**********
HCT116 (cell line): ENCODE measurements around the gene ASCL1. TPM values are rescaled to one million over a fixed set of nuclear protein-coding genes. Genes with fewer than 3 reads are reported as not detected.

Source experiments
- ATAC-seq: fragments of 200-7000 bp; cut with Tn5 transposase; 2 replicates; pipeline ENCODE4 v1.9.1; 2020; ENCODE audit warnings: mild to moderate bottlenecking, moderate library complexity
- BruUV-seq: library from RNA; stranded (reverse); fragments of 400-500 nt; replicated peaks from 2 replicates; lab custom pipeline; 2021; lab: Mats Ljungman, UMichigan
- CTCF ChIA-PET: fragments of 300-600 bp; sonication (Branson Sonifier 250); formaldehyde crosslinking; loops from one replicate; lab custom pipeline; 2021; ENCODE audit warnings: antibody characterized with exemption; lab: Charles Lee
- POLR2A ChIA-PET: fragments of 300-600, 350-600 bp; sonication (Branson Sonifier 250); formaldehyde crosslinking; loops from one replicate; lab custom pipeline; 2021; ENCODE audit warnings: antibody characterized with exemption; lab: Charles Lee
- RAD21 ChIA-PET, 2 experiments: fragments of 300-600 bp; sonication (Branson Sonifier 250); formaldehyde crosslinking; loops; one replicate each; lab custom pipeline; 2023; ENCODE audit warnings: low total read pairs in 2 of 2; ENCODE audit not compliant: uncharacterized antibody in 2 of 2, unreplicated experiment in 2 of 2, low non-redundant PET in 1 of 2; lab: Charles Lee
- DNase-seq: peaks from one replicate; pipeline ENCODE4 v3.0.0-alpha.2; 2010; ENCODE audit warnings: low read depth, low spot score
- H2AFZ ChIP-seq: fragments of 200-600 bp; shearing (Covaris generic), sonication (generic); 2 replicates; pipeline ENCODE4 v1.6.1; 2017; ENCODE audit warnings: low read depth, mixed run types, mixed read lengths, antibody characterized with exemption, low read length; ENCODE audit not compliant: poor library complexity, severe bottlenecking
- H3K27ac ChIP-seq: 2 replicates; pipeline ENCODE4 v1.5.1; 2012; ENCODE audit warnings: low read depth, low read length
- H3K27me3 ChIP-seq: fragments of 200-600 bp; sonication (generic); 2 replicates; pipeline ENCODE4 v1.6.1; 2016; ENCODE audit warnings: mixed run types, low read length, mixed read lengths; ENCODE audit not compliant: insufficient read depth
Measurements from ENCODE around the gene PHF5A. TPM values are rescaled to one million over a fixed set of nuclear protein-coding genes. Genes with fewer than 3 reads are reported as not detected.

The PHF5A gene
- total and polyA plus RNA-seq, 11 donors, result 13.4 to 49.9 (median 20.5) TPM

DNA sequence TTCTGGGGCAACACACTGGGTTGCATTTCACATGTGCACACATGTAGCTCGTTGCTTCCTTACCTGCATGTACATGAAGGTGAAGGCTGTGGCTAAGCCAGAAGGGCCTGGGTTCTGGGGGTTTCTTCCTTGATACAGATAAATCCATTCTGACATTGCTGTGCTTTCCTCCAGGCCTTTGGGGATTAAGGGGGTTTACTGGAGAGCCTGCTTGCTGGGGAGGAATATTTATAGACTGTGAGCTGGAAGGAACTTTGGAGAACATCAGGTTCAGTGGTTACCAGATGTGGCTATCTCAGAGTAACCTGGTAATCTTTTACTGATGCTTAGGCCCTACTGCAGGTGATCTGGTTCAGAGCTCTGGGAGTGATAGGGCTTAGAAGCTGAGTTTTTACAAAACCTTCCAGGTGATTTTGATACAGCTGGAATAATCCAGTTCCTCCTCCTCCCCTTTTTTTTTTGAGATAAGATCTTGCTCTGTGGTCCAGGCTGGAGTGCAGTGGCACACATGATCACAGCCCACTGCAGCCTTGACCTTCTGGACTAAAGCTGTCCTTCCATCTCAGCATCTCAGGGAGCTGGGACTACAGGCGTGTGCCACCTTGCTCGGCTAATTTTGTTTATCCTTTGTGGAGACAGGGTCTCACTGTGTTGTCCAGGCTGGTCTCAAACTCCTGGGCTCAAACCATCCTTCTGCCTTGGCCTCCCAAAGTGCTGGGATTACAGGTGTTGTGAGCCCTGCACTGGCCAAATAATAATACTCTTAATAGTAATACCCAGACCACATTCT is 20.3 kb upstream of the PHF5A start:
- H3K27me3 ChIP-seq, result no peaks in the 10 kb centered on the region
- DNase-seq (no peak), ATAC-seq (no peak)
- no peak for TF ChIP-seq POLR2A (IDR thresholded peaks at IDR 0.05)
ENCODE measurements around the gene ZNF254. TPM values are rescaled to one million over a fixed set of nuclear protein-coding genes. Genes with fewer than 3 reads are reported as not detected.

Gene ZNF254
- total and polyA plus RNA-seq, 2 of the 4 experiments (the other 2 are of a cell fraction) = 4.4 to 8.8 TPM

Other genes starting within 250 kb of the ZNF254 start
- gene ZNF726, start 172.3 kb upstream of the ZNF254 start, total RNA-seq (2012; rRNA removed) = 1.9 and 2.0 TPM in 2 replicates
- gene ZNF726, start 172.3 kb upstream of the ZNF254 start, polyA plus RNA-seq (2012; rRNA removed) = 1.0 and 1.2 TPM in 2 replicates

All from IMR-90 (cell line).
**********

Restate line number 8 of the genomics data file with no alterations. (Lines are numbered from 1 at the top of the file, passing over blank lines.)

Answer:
- DNase-seq: peaks from one replicate; pipeline ENCODE4 v3.0.0-alpha.2; 2010; ENCODE audit warnings: low read depth, low spot score